Communicating Your Results with Family

Genetic Counseling for Hereditary Colon Cancer Syndromes

Development of this resource was generously supported by Myriad Genetics. 

A hereditary colon cancer diagnosis means that you have a mutation in one of your genes that causes a specific hereditary colon cancer syndrome. Finding out that you are positive for a hereditary colon cancer syndrome can be life saving information for your family members. If your relatives are aware that there is a genetic mutation in the family, they have the opportunity to see if they also carry the genetic mutation. This knowledge allows them to take steps that will reduce their cancer risk.


As we know, family dynamics and the complexity of genetic information can make it hard to share genetic information. Kintalk offers these tips for communicating genetic information:


1. Dealing with your emotions and feelings of sharing "Bad News" 


Some people don’t share their diagnosis because they don’t want to be the bearer of bad news. Please remember that while talking about cancer risk can be an uncomfortable conversation, you are sharing information that may help your relatives prevent or detect cancer at an early and treatable stage. You may be just be saving their lives by sharing this information.


2. Know what you need to share with your relatives:


  • Genetic test results and/or clinical diagnosis (this is the most important piece of information to share)


  • Your genetics professional’s note explaining the results and next steps for you and your family


  • Family tree


  • Screening recommendations


  • Family letter explaining the situation and what it means for them. 



3. Ways to communicate the information


You can communicate your diagnosis with your family members via: mail, email, or telephone. If you don’t have your relatives' contact information, ask another relative to see if they have it or know someone who does. Social media, like Facebook, is another great way to find relatives.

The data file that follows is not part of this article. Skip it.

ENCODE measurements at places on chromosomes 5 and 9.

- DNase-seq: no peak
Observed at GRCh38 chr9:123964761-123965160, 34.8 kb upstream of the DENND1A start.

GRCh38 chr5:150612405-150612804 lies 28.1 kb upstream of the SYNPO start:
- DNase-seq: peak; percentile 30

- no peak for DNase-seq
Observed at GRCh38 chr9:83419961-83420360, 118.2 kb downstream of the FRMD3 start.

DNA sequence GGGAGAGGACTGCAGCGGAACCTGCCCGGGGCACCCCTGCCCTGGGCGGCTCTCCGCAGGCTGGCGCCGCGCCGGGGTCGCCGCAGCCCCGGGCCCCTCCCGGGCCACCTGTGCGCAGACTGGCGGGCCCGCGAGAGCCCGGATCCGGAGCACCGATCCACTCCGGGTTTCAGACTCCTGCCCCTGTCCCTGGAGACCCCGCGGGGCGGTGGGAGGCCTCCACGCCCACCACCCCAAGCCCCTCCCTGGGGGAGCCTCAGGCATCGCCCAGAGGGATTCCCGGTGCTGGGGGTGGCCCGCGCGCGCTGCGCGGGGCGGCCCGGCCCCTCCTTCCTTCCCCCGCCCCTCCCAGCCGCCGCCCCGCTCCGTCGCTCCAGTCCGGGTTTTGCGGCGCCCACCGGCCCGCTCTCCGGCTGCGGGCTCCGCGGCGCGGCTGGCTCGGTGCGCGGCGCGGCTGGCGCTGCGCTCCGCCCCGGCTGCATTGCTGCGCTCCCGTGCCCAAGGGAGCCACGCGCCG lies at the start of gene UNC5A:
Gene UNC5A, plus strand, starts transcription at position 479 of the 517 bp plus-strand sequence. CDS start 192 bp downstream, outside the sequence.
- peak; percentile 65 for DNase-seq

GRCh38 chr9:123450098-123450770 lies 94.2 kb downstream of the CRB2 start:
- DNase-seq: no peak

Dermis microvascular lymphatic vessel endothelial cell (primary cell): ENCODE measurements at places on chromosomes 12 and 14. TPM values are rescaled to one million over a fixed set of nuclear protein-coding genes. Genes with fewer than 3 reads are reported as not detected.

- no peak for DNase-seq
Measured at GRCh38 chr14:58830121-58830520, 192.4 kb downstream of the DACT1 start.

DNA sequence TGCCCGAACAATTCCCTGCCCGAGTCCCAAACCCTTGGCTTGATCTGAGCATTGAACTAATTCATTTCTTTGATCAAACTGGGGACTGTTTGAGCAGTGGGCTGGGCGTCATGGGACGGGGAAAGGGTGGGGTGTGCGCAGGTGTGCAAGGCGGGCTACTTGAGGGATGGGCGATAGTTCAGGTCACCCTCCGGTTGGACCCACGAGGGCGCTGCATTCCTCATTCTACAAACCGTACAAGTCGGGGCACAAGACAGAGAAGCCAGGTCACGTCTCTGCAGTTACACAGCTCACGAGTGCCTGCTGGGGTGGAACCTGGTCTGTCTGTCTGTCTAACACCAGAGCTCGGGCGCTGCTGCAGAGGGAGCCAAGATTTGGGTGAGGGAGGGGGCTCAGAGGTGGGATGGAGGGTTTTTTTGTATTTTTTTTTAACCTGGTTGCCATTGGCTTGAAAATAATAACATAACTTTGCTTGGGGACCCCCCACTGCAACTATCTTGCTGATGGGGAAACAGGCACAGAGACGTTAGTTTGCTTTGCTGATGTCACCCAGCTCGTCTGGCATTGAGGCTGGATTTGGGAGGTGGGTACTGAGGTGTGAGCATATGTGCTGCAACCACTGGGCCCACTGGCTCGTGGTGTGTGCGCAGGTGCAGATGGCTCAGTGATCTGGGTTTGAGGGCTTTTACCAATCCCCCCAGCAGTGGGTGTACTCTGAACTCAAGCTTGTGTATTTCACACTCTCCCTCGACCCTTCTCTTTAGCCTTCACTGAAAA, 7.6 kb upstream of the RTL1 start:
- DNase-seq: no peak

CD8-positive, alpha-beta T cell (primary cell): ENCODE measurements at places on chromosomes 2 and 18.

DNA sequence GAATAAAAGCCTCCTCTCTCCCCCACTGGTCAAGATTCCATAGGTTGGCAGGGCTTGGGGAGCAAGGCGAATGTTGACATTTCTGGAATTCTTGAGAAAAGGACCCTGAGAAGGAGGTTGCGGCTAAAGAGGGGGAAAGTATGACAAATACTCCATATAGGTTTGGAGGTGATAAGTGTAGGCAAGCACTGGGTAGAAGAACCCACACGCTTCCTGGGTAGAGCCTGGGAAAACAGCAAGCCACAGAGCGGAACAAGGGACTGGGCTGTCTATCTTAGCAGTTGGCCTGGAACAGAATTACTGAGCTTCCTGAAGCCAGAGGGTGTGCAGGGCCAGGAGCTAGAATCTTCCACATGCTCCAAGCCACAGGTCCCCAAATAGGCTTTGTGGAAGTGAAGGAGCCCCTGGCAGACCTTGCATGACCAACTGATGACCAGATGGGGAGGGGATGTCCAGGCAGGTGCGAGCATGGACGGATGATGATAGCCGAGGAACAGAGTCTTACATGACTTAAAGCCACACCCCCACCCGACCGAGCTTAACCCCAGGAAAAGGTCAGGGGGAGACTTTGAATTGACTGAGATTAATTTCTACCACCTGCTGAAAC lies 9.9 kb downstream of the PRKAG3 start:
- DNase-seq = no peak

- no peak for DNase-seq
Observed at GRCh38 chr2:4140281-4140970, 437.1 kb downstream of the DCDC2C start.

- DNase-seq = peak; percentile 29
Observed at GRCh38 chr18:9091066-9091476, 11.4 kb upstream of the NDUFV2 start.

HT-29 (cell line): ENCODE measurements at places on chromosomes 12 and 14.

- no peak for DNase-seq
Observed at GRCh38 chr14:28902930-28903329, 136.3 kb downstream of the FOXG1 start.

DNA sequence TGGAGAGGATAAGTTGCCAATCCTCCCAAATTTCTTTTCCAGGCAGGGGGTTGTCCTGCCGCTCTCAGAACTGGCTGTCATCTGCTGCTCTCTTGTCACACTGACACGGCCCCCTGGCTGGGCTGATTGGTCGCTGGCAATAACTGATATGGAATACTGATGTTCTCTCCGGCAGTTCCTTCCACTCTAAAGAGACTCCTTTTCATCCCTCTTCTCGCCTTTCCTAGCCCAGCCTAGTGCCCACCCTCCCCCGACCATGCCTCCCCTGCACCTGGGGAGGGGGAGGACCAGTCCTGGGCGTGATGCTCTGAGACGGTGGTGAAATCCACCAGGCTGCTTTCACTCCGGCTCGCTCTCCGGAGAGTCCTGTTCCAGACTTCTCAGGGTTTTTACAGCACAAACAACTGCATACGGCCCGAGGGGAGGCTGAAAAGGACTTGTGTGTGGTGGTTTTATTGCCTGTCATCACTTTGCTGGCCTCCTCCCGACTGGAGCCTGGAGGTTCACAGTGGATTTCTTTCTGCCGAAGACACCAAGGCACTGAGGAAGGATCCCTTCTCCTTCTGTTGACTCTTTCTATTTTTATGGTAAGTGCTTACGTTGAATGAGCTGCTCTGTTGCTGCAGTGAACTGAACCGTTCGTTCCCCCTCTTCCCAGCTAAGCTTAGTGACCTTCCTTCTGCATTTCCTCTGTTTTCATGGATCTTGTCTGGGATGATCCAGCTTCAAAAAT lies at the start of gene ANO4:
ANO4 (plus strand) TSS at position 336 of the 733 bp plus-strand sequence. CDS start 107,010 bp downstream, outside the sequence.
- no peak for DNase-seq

"How to Discuss Genetic Diagnosis with Your Loved Ones," from Global Genes is a great resource for both understanding and talking about genetic conditions.


For those with Lynch Syndrome, is another option. They provide a secure website for sharing this information in case you would prefer not to send it over general email.


4. Reminder: You don’t have to be an expert to share the information


Hereditary colon cancer syndromes are complex and can be hard to explain. It’s important to remember that you don’t have to know all the information. There are experts who can help answer your relatives’ questions.


Online resources can be another option however, it’s important to make sure you are reading credible resources. Just because it’s on the internet does not make it accurate. Information from hospitals websites tend to be correct, including


For more information on family communication, see National Cancer Institute or Facing Our Risk.  




1. What happens during a genetic counseling appointment?

2. Will insurance cover the cost? What if I don't have insurance?

3. What is genetic testing? Do I need it?

4. If my doctor doesn't work with a genetic counselor, how can I get an appointment?

5. What advice do others have for discussing hereditary colon cancer with children?



Information used in the development of this page was sourced from the NSGC and KinTalk, a service of the University of California, San Francisco and reviewed by the Foundation's Patient Education Committee.